Daimler DS420 1984 Office Car


  logo (1.7kB)

In January 1984 the marketing department had limo A601KDV equipped with a load of electronic office equipment and audio, in an attempt to attract more captains of industry as customers for the limousine. A brochure leaflet was printed, a press release was sent out, and publicity was raised. The car, fully equipped, would cost twice as much as an "ordinary" limo would cost at that time. Although the marketing department consistently called the car the Executive Limousine, it soon was nicknamed the office car.

The Daimler press release consisted of three texts, and two photographs: 321563 and 321574. These photos are shown in the magazine articles below, and in higher resolution on the press photographs page of this site. More photographs exist, but were not widely distributed. First we show the -extremely rare- brochure leaflet:

executive brochure    executive brochure

In October 1984 the German magazine Auto Motor Klassik ran an article on this car. This article, shown on our webpage with non-English magazine articles (view it here), has a very clear overview photograph of the car's interior, in colour.

On our page with various sales illustrations we have another beautiful coulour photograph of the car.

More magazine articles on this car were published, which proves that it did quite a good job as a publicity generator. View articles here (English) and here (German). Some of these show the car with a different license number: A930KHP.

Now let's look at the press release text. It consists of three sets. The front pages are shown here below. Clicking on one of them shows that page in an enlarged form, with further click-points to step through all three sets sequentially. All three texts were A4 format sheets, stapled together. Note the wide line spacing, to facilitate the scribbling and editing that any editor would want to do with these handouts.


The first set (3 pages) is an announcement for the new car. Second (2 pages) is a general story, hailing the fact that up till now more than 3330 limousines have been produced (a number that, in reality, would only be reached two years later). Third (3 pages) is a "technical specification", including this list of the electronic equipment fitted:


Does anybody, computer professional or not, still remember what a 1984 Epson HX20 computer was like? The JHT archive still has a copy of the User's Manual of the Deskmaster 2 word processing software that came with it. And a radio-telephone was, at that time, a gadget that cost at least a handful of thousands of pounds, and brought you some 5 kilos of hardware.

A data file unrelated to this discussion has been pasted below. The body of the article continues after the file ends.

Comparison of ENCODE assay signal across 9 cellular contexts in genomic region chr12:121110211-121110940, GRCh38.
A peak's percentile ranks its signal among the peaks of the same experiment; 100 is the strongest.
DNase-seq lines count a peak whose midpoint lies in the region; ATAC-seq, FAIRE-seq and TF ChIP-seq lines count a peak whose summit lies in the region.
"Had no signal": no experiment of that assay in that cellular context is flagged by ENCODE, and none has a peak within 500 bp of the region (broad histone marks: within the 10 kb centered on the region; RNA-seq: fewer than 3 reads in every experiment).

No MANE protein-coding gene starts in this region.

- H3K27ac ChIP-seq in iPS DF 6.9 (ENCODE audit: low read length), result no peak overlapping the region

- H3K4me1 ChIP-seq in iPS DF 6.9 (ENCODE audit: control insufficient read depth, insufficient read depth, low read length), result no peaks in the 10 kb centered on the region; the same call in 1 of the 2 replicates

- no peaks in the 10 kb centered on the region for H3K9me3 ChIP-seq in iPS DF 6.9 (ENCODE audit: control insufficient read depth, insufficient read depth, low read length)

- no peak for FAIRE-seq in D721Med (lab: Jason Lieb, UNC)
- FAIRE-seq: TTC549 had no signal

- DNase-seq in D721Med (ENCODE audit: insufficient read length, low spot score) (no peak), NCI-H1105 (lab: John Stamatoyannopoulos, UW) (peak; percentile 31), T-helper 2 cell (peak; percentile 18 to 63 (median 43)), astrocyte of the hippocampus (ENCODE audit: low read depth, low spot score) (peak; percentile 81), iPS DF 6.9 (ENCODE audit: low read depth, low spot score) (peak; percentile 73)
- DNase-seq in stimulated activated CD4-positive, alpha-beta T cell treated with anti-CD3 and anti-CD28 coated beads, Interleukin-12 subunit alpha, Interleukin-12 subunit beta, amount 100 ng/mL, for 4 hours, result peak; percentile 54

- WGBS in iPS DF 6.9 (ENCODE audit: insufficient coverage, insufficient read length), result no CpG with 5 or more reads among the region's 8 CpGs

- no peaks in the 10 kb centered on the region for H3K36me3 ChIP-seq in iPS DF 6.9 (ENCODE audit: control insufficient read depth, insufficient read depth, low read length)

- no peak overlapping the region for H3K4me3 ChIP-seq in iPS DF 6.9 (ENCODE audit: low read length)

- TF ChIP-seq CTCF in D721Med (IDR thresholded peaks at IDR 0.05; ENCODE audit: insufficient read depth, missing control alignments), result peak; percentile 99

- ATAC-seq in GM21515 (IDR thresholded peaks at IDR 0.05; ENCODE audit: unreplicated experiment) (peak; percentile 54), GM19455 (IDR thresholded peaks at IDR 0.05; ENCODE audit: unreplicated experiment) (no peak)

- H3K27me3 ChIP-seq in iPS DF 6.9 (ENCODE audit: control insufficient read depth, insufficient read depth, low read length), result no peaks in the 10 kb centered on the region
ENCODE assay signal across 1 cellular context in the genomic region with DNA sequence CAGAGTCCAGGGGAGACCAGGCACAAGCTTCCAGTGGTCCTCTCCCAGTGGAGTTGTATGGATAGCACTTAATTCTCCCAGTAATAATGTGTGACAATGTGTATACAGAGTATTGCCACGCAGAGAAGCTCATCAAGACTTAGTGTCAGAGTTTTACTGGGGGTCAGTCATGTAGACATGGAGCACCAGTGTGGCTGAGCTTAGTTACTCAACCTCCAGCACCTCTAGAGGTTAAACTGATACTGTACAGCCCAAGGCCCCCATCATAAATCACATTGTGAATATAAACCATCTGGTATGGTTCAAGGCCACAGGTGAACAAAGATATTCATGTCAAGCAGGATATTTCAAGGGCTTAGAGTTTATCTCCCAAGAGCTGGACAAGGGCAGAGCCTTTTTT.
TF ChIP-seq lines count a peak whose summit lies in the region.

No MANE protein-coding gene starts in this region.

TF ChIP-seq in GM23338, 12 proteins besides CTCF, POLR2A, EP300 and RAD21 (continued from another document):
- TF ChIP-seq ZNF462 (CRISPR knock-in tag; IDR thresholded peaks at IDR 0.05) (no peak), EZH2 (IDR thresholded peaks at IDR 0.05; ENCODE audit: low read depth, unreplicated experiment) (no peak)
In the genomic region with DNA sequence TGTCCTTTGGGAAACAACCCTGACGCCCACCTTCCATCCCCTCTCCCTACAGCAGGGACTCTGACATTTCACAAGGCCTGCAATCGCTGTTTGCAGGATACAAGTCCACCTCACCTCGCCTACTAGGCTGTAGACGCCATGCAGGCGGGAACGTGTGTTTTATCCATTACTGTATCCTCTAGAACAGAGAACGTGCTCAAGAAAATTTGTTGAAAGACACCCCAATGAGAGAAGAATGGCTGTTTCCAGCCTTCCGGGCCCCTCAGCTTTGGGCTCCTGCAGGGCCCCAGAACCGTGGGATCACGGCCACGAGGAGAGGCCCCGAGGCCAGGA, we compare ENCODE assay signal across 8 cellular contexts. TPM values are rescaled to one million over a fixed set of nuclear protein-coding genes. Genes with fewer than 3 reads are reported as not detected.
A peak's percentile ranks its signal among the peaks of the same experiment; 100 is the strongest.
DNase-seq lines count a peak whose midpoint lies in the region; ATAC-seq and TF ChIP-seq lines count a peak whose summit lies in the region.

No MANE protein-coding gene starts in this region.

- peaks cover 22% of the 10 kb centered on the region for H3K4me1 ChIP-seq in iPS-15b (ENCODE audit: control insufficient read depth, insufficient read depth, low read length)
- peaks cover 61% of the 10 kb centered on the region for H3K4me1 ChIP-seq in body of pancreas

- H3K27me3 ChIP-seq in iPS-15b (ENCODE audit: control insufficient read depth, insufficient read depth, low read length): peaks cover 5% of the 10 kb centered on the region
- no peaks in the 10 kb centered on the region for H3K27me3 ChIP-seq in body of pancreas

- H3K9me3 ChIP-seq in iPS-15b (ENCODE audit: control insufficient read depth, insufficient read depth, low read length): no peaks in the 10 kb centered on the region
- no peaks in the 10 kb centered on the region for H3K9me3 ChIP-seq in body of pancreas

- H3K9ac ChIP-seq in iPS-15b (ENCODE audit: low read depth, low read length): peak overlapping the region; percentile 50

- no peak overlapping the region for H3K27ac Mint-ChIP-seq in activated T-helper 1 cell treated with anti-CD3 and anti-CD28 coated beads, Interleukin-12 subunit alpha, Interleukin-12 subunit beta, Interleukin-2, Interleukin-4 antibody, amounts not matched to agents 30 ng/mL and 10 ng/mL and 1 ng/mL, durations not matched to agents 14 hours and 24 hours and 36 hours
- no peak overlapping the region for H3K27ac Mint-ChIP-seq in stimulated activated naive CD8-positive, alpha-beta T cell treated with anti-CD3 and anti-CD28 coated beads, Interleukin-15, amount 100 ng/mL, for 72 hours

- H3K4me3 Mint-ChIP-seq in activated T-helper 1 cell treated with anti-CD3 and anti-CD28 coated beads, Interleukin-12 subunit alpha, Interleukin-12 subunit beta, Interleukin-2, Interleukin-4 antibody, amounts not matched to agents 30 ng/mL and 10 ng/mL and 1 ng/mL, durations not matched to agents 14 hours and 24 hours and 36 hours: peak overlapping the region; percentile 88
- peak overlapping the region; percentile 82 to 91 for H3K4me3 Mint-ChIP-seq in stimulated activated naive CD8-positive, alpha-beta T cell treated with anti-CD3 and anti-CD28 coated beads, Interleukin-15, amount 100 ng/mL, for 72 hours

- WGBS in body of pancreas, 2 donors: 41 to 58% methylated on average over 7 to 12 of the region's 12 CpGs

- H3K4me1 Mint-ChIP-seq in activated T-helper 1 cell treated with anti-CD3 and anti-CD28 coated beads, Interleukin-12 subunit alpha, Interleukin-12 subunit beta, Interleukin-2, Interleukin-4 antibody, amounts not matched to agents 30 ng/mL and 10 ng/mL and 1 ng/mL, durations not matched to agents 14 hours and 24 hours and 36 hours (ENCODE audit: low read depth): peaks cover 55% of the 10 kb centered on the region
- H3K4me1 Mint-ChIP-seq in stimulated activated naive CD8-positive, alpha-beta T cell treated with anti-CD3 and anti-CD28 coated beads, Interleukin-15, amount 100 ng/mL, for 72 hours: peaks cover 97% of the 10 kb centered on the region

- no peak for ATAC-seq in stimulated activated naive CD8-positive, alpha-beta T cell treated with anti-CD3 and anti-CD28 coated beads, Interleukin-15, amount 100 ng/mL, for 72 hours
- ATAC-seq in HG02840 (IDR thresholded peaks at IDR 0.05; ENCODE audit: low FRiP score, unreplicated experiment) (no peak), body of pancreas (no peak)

There was no fax machine, contrary to what many uninformed sources on the Internet state.

press1 press2 press3

David Earl Assoc. press release David Earl Associates from Wellingborough, Northans., charged £ 11.000,- for the equipment including the installation. A 12V→220V converter was used to power the equipment, and this was generally considered to be a very unlucky design. David Earl Assoc. even produced a small promotional video for the project. A 1984 magazine article mentions the existence of this video, and I assume that the illustrations in this (German language) magazine article stem from it. Has anybody ever seen this video?

Text and photographs of Jaguar's press release (except the technical part) were reprinted almost entirely in the Jaguar Journal of Spring 1984. But because this journal addressed the American market, the last phrases needed a subtle change. Where the office car text ends with The fully equipped version with all features listed above is priced at £49,000 including car tax of £3,277.59 and VAT £6,391.30, the article tells us: The fully equipped version with all features listed above is priced at $69,000 in the UK. And the general text has as an extra phrase at the end: The new Executive Limousine is not currently offered in the U.S. The rest is a verbatim copy.

article article article
The Daimler Limousine
Fred Browne
the Ejag News Magazine
April 1984

The next article, of American origine, is much more distant than the one in the Jaguar Journal. The author tries to create his own story, although he clearly starts from the same press package, including the standard photographs. But phrases like ".. and so far, only one or two have been produced" show that the author has not been into direct contact with people involved at the Daimler works. The entire article assumes that the executive limousine will soon be sold in quantities on the US market.

Ejag News Magazine p1. (10.5kB) Ejag News Magazine p2. (9kB)   Ejag News Magazine p3. (10.5kB)   Ejag News Magazine p4. (3kB)

In October 1984, a satyrical article on the office car was published by the Punch magazine (who else...). It depicts a business tycoon, about to start "just another day at the office", but "the office" won't start: Koff-koff-koff...

   tycoon story 1   tycoon story 2    1984 photo (13kB)
Office Car Interior 321567 - 1984 Office Car Interior 321572 - 1984 Office Car Interior 321574 - 1984   

Around November 1984, after the car had served its promotional purpose, it was "gutted" and rebuilt and sold as a standard vehicle. For the records: this was car SADDWATL3AC200407.

American Quarterly office car

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